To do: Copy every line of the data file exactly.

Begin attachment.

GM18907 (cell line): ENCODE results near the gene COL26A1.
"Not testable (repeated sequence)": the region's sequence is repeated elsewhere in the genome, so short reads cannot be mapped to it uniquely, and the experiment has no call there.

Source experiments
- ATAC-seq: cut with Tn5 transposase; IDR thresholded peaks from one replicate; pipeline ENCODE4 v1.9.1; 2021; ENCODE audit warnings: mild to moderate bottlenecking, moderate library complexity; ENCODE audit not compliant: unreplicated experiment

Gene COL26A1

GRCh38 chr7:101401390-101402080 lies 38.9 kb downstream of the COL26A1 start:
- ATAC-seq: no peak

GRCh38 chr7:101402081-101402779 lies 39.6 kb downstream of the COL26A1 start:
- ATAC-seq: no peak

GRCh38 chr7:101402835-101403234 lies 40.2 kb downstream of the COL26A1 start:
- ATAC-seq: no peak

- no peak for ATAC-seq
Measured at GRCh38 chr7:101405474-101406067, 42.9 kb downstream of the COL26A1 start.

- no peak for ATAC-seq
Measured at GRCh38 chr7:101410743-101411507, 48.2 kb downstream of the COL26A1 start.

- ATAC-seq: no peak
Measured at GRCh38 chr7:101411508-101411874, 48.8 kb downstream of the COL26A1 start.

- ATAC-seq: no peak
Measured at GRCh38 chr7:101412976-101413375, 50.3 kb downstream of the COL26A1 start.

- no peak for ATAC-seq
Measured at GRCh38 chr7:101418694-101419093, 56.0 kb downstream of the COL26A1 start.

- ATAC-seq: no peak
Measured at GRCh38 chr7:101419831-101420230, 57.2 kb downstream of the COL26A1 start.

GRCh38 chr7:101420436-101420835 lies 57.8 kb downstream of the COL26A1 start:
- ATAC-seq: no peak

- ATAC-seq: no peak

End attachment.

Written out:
GM18907 (cell line): ENCODE results near the gene COL26A1.
"Not testable (repeated sequence)": the region's sequence is repeated elsewhere in the genome, so short reads cannot be mapped to it uniquely, and the experiment has no call there.

Source experiments
- ATAC-seq: cut with Tn5 transposase; IDR thresholded peaks from one replicate; pipeline ENCODE4 v1.9.1; 2021; ENCODE audit warnings: mild to moderate bottlenecking, moderate library complexity; ENCODE audit not compliant: unreplicated experiment

Gene COL26A1

GRCh38 chr7:101401390-101402080 lies 38.9 kb downstream of the COL26A1 start:
- ATAC-seq: no peak

GRCh38 chr7:101402081-101402779 lies 39.6 kb downstream of the COL26A1 start:
- ATAC-seq: no peak

GRCh38 chr7:101402835-101403234 lies 40.2 kb downstream of the COL26A1 start:
- ATAC-seq: no peak

- no peak for ATAC-seq
Measured at GRCh38 chr7:101405474-101406067, 42.9 kb downstream of the COL26A1 start.

- no peak for ATAC-seq
Measured at GRCh38 chr7:101410743-101411507, 48.2 kb downstream of the COL26A1 start.

- ATAC-seq: no peak
Measured at GRCh38 chr7:101411508-101411874, 48.8 kb downstream of the COL26A1 start.

- ATAC-seq: no peak
Measured at GRCh38 chr7:101412976-101413375, 50.3 kb downstream of the COL26A1 start.

- no peak for ATAC-seq
Measured at GRCh38 chr7:101418694-101419093, 56.0 kb downstream of the COL26A1 start.

- ATAC-seq: no peak
Measured at GRCh38 chr7:101419831-101420230, 57.2 kb downstream of the COL26A1 start.

GRCh38 chr7:101420436-101420835 lies 57.8 kb downstream of the COL26A1 start:
- ATAC-seq: no peak

- ATAC-seq: no peak